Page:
Educator Features

IPY in the Classroom
Both a new school year and the International Polar Year are now underway.

Close-up of Glacier Grey in Chile

During IPY, NASA will study the polar regions of Earth, as well as explore the poles of Mars and the moon. Image Credit: NASA

IPY is a coordinated effort by the international science and education communities to learn more about the polar regions and how they impact the rest of the world, including people. The campaign runs for two years, from March 2007 to March 2009, to allow for two field seasons of Arctic and Antarctic research.

In support of IPY, NASA scientists are participating in field expeditions to Earth's polar areas and conducting additional research focused on the poles of Earth and other planets and moons. A variety of NASA and NASA-sponsored projects offer IPY-related classroom activities and resources.


NASA satellites constantly collect data about Earth from space. MY NASA DATA  → provides small sets of these data in easy-to-access formats for use in K-12 classrooms, as well as lesson plans that incorporate the data. The following lesson plans relate directly to IPY:
-- Comparison of Snow Cover on Different Continents  → -- Students in grades 4-8 map snow cover on each continent for a given date. They compare the maps with corresponding numerical data, and estimate what percentage of each continent is covered by snow.
-- Snow Cover by Latitude  → -- Students in grades 6-8 create and compare graphs showing how snow cover changes along a given latitude.
-- Trends of Snow Cover and Temperature in Alaska  → -- Students in grades 9-12 compare satellite data with ground measurements to examine trends in snow cover and temperature in Alaska.

An image of Earth's north polar region on a globe with the words POLAR-PALOOZA

Explore the polar regions with the educational materials supporting POLAR-PALOOZA. Image Credit: NASA

POLAR-PALOOZA  → is a multimedia effort to explain the importance of the polar areas and clear up misconceptions some people may have about them. Sponsored by the National Science Foundation and NASA, the project brings the poles to life through stories told by scientists who travel to and study them, and through the following hands-on classroom activities:
-- Life in the Cold and Dark: Penguin Adaptation  → -- Students use plastic bags, vegetable shortening and ice water to simulate the blubber of Antarctic whales, seals and penguins. They also design an original marine animal that is well adapted for the cold, making a picture of it or modeling it with play dough or clay.
-- Graphing Thermal Expansion of Water & Greenhouse Gases  → -- Students use a flask, cold water, lamp and thermometer to demonstrate thermal expansion of water, a factor that may contribute to future sea-level rise. They also graph yearly concentrations of atmospheric greenhouse gases and analyze trends in the data.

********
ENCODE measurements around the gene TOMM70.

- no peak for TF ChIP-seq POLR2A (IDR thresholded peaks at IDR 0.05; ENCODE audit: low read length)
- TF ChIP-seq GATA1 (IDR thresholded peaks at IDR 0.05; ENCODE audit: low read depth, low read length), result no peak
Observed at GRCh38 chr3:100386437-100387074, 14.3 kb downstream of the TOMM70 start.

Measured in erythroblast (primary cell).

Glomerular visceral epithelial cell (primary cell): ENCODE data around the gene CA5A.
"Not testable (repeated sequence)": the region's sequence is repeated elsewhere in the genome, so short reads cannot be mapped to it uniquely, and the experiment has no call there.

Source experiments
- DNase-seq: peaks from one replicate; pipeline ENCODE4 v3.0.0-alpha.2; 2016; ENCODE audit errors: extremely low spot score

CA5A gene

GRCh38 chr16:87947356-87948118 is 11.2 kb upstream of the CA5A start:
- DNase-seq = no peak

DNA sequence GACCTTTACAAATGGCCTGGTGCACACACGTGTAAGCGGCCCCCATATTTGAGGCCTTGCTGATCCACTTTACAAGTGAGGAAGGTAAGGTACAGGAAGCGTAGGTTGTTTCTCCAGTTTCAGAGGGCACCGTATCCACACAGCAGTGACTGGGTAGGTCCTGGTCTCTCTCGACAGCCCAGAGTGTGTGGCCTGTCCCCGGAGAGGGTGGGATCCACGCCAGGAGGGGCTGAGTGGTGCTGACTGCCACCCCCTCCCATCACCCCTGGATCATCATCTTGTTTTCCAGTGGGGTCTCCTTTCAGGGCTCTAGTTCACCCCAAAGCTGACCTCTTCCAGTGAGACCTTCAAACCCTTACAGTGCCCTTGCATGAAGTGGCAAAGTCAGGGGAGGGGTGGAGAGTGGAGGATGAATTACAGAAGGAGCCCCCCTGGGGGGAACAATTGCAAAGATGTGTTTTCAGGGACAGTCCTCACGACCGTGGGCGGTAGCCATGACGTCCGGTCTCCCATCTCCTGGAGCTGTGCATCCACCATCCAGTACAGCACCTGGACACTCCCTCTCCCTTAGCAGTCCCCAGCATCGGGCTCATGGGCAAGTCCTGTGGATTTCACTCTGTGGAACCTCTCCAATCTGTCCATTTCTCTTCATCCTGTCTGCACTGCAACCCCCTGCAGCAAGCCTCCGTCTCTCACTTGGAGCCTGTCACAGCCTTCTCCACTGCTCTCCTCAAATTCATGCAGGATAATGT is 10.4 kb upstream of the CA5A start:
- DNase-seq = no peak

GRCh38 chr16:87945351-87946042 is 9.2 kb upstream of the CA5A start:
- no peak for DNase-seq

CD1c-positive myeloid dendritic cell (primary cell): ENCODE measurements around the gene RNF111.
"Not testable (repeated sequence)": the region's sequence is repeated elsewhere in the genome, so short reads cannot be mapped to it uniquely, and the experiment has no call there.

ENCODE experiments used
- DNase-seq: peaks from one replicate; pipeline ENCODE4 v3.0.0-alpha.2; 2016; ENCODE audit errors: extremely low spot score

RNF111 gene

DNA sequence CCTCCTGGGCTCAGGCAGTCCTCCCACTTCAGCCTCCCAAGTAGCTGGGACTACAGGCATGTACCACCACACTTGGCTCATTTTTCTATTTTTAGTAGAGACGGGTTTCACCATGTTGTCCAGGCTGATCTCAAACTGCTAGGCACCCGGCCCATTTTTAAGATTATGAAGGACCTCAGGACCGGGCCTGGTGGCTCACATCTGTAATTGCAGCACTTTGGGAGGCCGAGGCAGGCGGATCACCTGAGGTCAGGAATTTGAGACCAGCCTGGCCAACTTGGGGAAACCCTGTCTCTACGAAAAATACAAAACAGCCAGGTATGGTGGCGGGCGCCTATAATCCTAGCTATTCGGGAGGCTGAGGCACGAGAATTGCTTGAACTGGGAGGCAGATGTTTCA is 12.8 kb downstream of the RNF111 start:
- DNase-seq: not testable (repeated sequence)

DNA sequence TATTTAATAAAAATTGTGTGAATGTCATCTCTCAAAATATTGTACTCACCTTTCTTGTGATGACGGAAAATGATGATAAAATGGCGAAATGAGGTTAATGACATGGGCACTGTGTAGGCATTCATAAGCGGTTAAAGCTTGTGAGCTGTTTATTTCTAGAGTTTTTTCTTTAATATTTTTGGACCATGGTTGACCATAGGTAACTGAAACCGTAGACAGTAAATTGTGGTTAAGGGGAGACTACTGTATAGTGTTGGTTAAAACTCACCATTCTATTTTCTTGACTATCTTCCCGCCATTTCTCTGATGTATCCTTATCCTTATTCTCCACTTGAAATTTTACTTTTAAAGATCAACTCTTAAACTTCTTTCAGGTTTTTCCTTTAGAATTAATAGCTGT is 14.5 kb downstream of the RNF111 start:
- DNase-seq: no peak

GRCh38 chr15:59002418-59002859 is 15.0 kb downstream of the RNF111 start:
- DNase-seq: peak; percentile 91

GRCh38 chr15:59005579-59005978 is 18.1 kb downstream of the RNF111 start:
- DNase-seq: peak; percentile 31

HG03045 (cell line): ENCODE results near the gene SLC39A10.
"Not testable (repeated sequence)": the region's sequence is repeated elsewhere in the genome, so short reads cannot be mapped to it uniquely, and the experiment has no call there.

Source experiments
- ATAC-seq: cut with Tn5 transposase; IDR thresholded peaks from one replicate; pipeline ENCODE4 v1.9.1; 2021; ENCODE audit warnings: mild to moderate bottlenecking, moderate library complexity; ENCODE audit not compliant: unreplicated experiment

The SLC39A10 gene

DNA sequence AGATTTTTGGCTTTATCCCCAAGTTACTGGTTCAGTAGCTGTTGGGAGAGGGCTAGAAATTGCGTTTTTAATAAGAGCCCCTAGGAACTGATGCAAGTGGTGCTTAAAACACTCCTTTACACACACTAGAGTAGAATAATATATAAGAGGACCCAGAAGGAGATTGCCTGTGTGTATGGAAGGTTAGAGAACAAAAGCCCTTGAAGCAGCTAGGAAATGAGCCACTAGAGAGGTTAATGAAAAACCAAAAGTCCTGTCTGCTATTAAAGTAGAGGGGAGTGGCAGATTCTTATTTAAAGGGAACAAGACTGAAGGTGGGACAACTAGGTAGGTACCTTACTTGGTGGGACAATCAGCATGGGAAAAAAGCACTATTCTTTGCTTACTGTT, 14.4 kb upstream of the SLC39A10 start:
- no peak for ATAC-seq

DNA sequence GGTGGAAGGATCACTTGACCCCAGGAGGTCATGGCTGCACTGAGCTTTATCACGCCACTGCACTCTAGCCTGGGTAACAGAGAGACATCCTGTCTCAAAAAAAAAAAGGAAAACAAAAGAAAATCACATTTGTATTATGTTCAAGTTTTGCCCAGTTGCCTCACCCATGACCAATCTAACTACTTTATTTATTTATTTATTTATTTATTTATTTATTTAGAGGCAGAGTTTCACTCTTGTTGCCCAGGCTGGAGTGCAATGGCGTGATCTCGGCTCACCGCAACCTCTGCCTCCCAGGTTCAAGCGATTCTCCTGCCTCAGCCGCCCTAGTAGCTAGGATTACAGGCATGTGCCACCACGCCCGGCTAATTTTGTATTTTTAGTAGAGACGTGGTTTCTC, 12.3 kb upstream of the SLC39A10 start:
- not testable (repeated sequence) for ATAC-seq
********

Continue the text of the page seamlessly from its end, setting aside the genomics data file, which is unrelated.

-- Differential Effects of Melting Ice Sheets  → -- Students use water, ice cubes and a container to show how melting land ice affects sea-level rise differently than melting sea ice.
Satellite Observations in Science Education

Satellite Observations in Science Education  → provides educational resources and data collection tools that help students learn about remote sensing. Hunting Icebergs  → is a set of three online, interactive tutorials that show students how to identify icebergs in satellite images, and how to measure their size and monitor their movements.

Windows to the Universe

The Windows to the Universe logo featuring a star cluster and an oval-shaped orbit coming through an open window

Find science resources for the K-12 classroom at Windows to the Universe. Image Credit: Windows to the Universe

Windows to the Universe  → is a Web site featuring educational information on Earth and space science topics written at three different reading levels -- elementary, middle and high school. The Earth's Polar Regions  → section covers topics including polar geography and geology, the polar atmosphere and oceans, polar life, climate change in polar regions, and Arctic cultures. The section also has polar games, classroom activities and virtual postcards from polar scientists in the field.

Other Resources

Birth of a Large Iceberg in Pine Island Bay, Antarctica  → [PDF] -- The front of this lithograph features a sequence of color images showing the breaking off of an iceberg from the Pine Island Glacier in West Antarctica. The first image, from September 2000, shows a crack forming across the glacier. The second two images are from Nov. 4 and 12, 2001, just before and after the iceberg broke away. A detailed explanation and map appears on the back.

Ice: Global Ice and Snow  → -- This poster features images of an Antarctic ice shelf and an iceberg breaking off from the shelf, snow cover in North America, sea ice and land ice, a surging glacier in Iceland, and a true-color image of the North Pole. Other highlights include an image of a collapsing ice shelf and an account of an expedition to the North Pole. The poster can be purchased from the Central Operation of Resources for Educators, or CORE, as part of a four-poster set on air, land, water and ice.

Tour of the Cryosphere -- This NASA animation takes viewers for a virtual tour of Earth's frozen water, including the icy reaches of Antarctica, the drifting expanse of polar sea ice and the shrinking ice cap around the North Pole. The animation is based on satellite observations. It helps convey the interconnectedness of the cryosphere with Earth's other spheres.

Related Resources
Science @ NASA  →
U.S. IPY  →
Dan Stillman, Institute for Global Environmental Strategies